1. How do laser ToF proximity sensors work?

Optical ToF proximity sensors can measure distances between 0.1 and 100’s of meters by emitting a short laser pulse and counting the time taken for the pulse to reflect from the target and return. The distance to the target can be calculated from the measured time because the speed of light is a known quantity. The sensor consists of two central components; the laser diode and the photo detector, which are responsible for emitting and detecting the laser pulse. The remaining components of the sensor are the electronics for driving the emitter and conditioning the output signal. The electronics must operate at extremely high speed because of the phenomenally high speed of light. To give an idea of the challenge faced by the electronics, achieving a spatial resolution of 1 mm requires that the time be measured at a resolution of about 1 Pico second (that’s 1 billionth of a second!).

Operating principal of laser time of flight proximity sensor

Optical ToF proximity sensors output either analog signals, e.g. 4-20 mA, or Boolean signals of logic 0 or logic 1 depending on whether a threshold distance has been crossed. Sensors with Boolean outputs include built-in hysteresis. The practical effect of the hysteresis is shown below. As the target moves to within 200 mm of the sensor, the sensor is triggered high. However, the sensor will only be triggered low once the target moves to at least 205 mm away. This prevents an oscillation of the sensors output state around a particular value.

Illustration of sensor hysteresis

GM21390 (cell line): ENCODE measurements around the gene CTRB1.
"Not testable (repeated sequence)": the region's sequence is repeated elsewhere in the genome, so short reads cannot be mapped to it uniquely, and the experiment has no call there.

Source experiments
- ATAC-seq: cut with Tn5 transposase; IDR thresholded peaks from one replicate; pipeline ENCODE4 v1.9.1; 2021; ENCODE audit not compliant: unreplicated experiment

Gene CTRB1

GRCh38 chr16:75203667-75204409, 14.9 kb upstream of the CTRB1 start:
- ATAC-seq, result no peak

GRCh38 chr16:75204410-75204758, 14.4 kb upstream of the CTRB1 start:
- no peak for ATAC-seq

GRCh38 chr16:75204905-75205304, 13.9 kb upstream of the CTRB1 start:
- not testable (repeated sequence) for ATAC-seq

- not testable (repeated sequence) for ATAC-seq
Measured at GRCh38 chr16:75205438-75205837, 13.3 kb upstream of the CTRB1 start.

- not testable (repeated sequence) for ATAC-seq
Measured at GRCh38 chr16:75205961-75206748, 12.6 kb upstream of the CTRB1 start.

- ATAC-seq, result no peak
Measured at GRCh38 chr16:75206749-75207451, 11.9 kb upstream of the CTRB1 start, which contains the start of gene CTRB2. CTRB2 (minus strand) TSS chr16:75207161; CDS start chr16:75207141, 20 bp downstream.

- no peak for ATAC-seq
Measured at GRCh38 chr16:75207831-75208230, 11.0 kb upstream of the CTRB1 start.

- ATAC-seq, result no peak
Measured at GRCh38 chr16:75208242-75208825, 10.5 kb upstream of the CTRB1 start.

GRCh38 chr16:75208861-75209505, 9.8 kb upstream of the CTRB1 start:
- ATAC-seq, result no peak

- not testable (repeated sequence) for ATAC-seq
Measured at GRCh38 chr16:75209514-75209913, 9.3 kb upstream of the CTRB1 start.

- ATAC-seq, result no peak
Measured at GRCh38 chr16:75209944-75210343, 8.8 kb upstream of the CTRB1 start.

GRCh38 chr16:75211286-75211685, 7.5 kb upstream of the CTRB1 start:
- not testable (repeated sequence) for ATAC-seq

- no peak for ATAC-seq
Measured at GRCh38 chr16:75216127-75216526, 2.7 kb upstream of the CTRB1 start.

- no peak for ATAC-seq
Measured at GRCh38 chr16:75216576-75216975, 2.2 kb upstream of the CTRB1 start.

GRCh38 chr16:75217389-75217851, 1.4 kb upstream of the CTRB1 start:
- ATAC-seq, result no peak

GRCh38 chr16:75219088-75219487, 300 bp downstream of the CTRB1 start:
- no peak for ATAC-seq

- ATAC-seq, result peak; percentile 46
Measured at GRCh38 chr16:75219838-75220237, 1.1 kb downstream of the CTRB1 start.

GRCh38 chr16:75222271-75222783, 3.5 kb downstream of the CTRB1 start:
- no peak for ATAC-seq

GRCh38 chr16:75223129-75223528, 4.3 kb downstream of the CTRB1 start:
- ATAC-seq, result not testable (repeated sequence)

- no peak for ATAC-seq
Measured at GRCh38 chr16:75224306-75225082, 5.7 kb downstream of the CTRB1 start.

2. General characteristics of laser ToF proximity sensors

Optical ToF proximity sensors are medium to high cost sensors capable of measuring targets at distances between 0.1 and 100’s of meters. They are available with either analog or Boolean output signals. Due to the extreme speed at which light travels, they suffer from low accuracy and spatial resolution. Optical ToF proximity sensors are non-contact and solid state meaning that they are easy to assemble, do not experience mechanical wear and have an extremely long lifetime. They operate at high sampling rates of 1-250 kHz and can accurately measure the position of extremely high velocity targets. They have excellent environmental protection (IP67) and their readings are largely unaffected by contamination of the target with dirt, debris or liquid. However, they are sensitive to contamination of the sensor window with dirt and are not suitable for operation in environments subject to high intensity background light.

3. Input and output signals

Optical ToF proximity sensors operate on a 10-30 Vdc supply voltage from which the sensors internal electronics generates short electrical pulses to drive the laser diode. The sensor measures the time between emission and detection of the laser pulses, from which it calculates distance. Analog output sensors output a 0-10 V or 4-20 mA output signal that represents the distance of the target from the sensor face. Boolean output sensors output either 0 V (for a logic 0) or the supply voltage (for a logic 1), depending on whether a threshold distance has been crossed. If the output is normally open (NO) then movement of the target to within sensing range will cause the sensor output to switch from logic 0 to logic 1. If the output is normally closed (NC) then movement of the target to within sensing range will cause the sensor output to switch from logic 1 to logic 0. Boolean output sensors have either a NO output, a NC output (for 3 wire sensors) or both (for 4 wire sensors).

4. Applications of laser ToF proximity sensors